A Glorious Future of Flexibility

I personally have no interest in APB, despite several of my friends raving about it, but I am pretty enthused about their interesting pricing model.  It’s basically a pay-as-you-play subscription (or you could go for a $10 traditional unlimited sub), which isn’t new at all, but it’s something we haven’t seen here in the west since the golden days of Compuserve.  To me, this model takes a lot of the pressure of having to play just that title to get your “money’s worth” for the month — instead, hey, you don’t waste anything.  You play as short or long as you like, and you don’t have to feel guilty about juggling MMOs.

I’m really loving how companies are experimenting with these payment options, because we as the consumers are going to benefit the most from it.  More!  More!

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7 thoughts on “A Glorious Future of Flexibility

  1. We Fly Spitfires April 30, 2010 / 1:52 pm

    Definitely sounds like a step forward. Going to be exciting days to come if we can have more flexibility with our pricing models. I’d love to be able to dip in and out of any MMO I choose.

  2. Dblade April 30, 2010 / 3:22 pm

    Don’t see the point. Its a difference of US $3 per month for a lot of hours: even if you decide to play 40 hours a month, the limited model screws you over.

    Plus you are paying $50 for a box, which would defeat the purpose. If I think I’m only going to play a MMO a couple weekends a month, I could just go grab a F2P one and save myself $50.

    I don’t really see the market that benefits from it. Box+hours is more expensive than something like Wolf Team by Aeria games, but the hours are too low for moderate casual play. That;s kind of betting a lot of people aren’t going to care about the “action” part of the game, will want to try it out, and will stick in the social aspect except for when they get randomly bored.

    I think a real innovation would be triple AAA MMOs imitating the F2P portals, which have multiple games under one “currency.” SOE does that with stations, but I could see bundle deals: I mean I’d even be tempted to pay 20 bucks a month to play Fallen Earth and Darkfall unlimited together, even if I don’t play either hardcore.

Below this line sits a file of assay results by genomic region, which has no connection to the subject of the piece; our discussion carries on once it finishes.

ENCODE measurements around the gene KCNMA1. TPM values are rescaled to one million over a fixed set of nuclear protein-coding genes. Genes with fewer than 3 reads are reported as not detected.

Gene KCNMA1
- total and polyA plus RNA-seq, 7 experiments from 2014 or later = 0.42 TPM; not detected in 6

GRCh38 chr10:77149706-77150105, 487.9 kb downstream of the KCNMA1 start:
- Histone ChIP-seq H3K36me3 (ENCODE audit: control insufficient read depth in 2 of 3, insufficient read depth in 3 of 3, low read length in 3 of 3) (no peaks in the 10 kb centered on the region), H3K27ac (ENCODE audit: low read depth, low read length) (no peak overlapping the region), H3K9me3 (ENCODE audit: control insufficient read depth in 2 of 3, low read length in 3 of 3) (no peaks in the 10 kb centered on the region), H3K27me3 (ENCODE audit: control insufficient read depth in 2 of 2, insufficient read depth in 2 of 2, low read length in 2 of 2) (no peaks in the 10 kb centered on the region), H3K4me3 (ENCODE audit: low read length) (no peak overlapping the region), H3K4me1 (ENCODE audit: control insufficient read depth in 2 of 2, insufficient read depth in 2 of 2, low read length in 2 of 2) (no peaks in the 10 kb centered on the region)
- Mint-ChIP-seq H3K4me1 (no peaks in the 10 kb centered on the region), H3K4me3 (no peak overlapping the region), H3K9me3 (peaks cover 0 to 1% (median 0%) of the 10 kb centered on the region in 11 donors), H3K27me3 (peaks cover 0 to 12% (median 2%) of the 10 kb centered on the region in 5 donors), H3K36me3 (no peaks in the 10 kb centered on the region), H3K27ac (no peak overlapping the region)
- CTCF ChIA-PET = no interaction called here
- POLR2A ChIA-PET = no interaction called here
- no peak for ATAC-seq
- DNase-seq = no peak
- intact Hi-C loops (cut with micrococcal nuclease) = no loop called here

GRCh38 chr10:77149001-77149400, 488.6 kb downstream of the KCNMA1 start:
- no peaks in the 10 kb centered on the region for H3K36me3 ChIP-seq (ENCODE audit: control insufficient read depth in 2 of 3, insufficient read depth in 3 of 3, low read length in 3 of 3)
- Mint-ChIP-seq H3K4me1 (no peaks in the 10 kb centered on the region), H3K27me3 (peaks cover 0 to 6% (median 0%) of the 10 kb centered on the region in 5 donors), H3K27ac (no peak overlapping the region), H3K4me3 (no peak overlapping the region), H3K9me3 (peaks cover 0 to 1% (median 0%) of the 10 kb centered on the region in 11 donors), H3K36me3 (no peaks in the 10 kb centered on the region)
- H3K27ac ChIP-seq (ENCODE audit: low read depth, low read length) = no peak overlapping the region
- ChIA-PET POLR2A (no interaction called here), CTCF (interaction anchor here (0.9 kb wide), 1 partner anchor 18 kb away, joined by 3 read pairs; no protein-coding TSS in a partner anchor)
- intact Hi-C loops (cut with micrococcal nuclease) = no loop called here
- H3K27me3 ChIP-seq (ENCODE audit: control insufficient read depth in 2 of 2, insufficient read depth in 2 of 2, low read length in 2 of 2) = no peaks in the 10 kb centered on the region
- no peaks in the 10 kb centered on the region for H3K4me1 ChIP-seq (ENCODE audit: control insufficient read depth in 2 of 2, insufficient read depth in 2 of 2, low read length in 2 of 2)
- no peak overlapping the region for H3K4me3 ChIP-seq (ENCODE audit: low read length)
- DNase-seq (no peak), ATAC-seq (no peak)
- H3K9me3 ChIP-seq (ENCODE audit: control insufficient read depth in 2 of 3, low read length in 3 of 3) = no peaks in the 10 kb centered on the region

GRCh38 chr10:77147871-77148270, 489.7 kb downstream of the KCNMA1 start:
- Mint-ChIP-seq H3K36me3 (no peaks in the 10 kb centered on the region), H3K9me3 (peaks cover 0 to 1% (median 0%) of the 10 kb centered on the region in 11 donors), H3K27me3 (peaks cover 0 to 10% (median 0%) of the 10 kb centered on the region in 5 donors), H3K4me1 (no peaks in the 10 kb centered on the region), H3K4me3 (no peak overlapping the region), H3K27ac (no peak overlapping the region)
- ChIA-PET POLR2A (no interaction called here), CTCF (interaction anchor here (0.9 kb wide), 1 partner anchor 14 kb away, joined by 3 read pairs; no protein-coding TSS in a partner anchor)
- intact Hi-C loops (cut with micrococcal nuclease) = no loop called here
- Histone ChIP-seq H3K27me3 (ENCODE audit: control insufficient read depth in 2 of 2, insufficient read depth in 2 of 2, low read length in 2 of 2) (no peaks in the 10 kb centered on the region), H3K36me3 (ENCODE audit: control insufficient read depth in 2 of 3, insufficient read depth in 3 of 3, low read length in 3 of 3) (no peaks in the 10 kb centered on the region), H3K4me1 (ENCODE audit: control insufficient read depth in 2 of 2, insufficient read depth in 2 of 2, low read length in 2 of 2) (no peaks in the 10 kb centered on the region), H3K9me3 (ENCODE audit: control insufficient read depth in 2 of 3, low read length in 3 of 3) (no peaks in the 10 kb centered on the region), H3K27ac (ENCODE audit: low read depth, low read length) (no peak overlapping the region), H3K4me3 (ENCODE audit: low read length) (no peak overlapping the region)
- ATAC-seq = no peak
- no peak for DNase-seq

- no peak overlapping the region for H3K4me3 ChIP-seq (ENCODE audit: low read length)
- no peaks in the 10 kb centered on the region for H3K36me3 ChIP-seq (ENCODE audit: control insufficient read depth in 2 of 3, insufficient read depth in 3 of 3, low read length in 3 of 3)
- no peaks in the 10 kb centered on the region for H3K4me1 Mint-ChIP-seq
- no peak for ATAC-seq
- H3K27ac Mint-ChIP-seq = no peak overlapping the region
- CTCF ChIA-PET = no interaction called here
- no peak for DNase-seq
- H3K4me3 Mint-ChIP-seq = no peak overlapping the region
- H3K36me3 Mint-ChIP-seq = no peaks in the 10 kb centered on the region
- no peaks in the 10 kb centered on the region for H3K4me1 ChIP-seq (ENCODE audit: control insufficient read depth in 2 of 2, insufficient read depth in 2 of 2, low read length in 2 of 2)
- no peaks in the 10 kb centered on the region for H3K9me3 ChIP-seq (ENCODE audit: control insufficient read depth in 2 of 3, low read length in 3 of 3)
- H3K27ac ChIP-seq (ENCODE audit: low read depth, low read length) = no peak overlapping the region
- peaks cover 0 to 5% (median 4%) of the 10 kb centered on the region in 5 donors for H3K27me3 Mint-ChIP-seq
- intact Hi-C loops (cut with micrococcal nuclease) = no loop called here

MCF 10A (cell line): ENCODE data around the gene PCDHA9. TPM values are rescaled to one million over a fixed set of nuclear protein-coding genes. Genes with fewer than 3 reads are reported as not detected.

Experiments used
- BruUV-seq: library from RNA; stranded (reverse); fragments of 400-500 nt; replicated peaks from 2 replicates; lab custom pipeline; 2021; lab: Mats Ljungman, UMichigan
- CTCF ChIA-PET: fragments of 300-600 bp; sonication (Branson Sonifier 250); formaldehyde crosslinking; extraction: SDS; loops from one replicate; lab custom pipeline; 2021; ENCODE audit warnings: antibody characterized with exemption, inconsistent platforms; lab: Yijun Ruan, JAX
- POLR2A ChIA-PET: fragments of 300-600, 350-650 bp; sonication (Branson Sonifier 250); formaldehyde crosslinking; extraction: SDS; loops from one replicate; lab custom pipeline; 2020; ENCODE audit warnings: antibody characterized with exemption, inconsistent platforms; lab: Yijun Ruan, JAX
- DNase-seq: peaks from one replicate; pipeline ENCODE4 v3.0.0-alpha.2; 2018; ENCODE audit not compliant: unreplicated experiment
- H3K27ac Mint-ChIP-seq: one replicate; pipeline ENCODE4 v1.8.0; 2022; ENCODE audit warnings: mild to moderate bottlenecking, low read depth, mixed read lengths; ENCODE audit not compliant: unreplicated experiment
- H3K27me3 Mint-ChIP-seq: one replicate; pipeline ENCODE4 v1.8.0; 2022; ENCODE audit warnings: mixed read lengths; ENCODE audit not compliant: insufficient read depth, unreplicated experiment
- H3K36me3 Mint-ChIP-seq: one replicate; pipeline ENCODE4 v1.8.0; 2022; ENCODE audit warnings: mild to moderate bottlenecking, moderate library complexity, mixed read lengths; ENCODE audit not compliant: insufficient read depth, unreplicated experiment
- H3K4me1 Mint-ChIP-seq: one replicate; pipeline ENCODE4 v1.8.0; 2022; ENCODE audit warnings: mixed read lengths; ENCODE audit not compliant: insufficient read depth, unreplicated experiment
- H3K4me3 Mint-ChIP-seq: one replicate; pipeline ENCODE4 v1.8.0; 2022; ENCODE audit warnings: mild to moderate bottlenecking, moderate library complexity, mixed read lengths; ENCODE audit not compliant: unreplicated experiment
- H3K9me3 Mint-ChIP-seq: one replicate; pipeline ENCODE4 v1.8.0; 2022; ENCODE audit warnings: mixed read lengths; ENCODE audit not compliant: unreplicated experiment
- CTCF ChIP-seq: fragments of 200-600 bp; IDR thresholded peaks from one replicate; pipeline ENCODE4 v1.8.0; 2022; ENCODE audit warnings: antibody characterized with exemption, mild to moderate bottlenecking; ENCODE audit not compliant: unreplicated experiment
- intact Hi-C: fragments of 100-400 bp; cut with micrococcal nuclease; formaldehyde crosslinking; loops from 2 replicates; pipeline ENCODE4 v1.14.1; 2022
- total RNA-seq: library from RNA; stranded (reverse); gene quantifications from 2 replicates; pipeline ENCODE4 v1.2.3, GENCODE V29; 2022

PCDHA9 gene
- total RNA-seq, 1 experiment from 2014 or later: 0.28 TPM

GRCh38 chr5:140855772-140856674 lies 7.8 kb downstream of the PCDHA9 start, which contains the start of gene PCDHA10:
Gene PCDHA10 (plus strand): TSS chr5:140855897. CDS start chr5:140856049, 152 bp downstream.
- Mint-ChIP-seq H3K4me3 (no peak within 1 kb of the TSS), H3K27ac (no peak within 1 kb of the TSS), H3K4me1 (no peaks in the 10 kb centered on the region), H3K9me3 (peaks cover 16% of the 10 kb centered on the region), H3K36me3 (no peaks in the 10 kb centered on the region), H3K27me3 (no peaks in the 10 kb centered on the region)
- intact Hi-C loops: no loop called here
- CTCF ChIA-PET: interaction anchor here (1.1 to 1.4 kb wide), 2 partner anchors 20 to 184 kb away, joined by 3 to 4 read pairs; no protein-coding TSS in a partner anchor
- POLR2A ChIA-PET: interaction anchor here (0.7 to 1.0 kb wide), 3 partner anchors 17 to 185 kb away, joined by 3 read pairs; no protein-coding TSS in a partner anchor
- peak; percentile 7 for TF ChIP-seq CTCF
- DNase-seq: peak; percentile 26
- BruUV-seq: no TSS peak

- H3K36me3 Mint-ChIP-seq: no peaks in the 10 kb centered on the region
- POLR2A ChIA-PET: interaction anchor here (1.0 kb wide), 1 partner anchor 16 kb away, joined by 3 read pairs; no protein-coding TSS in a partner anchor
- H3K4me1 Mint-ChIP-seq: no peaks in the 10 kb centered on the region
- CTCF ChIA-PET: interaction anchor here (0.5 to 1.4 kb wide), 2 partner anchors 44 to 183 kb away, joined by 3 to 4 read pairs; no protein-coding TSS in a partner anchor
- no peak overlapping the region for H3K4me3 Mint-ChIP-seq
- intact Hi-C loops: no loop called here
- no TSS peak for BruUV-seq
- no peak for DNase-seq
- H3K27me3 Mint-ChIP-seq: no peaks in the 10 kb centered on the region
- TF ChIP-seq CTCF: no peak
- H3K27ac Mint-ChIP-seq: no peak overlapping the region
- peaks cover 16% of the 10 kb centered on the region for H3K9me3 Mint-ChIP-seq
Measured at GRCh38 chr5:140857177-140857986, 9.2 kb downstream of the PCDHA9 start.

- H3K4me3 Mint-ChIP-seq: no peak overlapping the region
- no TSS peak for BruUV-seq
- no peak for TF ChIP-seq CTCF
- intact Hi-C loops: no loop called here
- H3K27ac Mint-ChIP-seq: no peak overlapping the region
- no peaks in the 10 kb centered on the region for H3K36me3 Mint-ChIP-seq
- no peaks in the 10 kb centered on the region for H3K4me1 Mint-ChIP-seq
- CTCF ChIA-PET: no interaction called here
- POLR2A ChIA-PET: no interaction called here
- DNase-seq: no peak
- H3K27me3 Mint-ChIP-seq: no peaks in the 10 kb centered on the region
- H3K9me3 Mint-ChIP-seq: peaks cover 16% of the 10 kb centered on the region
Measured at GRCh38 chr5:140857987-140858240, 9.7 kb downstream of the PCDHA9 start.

3. canazza April 30, 2010 / 4:29 pm

    I’m currently playing the Closed Beta. Shhhh!
    But what I will say is that the payment plan really does fit in with the gameplay. It’s like a brain worm, you get a fix, then you’re itching for more, but it’s something you don’t have to be playing constantly (like say WoW or DDO).
    Another good thing is that you can go on a holiday and not worry about your sub running idle.

    It shows that the local Uni does two things well. Business and Computer Science 😀

  4. PeterD April 30, 2010 / 6:22 pm

    Dblade, it’s beneficial to casual players. You’re not looking at it from the point of view of someone playing a game occasionally. It’s $6.99 for 20 hours of play, period. That’s not $6.99 a month, it’s just $6.99. If you play 2 hours a month for 10 months you’ve still only spent a total of $6.99. In that same period if you were on a sub you’d have spent $100.

    The idea is to appeal to people who simply don’t play regularly, and there are a LOT of people who play that way — the very casual gamer. You can come and go as you please until you’ve used up all your hours. The 50 hours that come in the box will get your average casual player much more than a month’s worth of play, so they could easily play for quite a few months with a very minimal cost.

    You can’t really compare it to the subscription cost because they’re simply not comparable objectively. For you, the sub is clearly more cost effective. For many others, it won’t be.

    Would it make more sense for them to follow a DDO style hybrid business model? Probably, but it is still an interesting option.

  5. Dblade April 30, 2010 / 9:14 pm

    I don’t think there are a lot of people that play that way. Tbh I think this price point is chasing a mirage, as is the EQ offer too, and the majority of people interested in a game are not going to meter their gaming per hour. If you do, it’s usually a sign that the game sucks for you in terms of an MMO.

    You’d have to convince me that these mythical casuals are not casual enough to choose WoW or Call of Duty over this for it to work.

  6. royale May 1, 2010 / 1:08 am

    Man, what happens if your MT runs out of hours half way through a boss encounter?

    I know, I know… not that kind of game but wouldn’t that be funny? “Make this fast guys, my game card expires in 24 minutes.”

    “Alright, let’s do this, go go go!!!”

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